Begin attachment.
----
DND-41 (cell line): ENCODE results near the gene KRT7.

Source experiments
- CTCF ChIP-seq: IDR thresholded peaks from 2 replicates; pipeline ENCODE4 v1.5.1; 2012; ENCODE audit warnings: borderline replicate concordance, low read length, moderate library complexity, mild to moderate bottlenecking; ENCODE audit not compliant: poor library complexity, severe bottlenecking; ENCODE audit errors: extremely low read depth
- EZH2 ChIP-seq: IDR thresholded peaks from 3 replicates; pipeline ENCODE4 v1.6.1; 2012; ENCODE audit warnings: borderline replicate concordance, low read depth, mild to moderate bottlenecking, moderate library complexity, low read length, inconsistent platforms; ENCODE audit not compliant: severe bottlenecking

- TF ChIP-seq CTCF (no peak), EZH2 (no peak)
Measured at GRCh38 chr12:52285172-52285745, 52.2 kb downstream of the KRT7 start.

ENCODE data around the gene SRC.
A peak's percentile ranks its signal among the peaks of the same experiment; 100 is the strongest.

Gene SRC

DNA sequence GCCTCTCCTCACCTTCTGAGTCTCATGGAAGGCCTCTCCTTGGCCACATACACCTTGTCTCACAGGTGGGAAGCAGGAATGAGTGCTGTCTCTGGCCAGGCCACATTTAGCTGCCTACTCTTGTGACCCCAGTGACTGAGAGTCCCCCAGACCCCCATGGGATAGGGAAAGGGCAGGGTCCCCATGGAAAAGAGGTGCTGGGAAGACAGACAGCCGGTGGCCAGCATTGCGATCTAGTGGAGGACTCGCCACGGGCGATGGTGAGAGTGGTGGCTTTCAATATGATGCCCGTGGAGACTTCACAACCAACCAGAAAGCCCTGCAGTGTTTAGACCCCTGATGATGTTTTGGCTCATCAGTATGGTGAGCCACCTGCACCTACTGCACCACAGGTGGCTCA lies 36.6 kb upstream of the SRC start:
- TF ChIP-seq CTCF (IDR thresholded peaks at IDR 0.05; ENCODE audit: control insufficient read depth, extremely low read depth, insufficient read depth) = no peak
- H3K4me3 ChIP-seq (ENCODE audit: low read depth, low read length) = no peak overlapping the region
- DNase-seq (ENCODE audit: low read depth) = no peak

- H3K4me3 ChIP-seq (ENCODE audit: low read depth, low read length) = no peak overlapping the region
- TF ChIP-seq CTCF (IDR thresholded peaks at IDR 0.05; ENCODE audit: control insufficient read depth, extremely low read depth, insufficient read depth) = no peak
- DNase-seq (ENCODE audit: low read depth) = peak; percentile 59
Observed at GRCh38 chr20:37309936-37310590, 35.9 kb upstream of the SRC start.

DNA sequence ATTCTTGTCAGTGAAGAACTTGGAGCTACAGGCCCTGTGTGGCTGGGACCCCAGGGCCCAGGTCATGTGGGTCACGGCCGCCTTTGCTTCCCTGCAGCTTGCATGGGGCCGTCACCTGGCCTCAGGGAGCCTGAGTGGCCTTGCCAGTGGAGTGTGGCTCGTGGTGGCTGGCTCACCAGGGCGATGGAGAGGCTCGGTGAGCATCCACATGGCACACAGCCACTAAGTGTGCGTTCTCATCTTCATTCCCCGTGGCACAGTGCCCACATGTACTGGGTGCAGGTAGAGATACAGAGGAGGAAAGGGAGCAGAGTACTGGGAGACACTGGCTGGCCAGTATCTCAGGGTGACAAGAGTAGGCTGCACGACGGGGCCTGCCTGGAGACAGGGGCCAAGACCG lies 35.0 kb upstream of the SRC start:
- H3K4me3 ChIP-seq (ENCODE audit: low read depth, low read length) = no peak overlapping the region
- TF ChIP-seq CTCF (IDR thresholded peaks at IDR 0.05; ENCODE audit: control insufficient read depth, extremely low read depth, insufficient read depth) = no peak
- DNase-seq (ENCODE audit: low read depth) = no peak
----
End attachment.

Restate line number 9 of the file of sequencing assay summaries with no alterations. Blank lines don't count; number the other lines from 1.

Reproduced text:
Gene SRC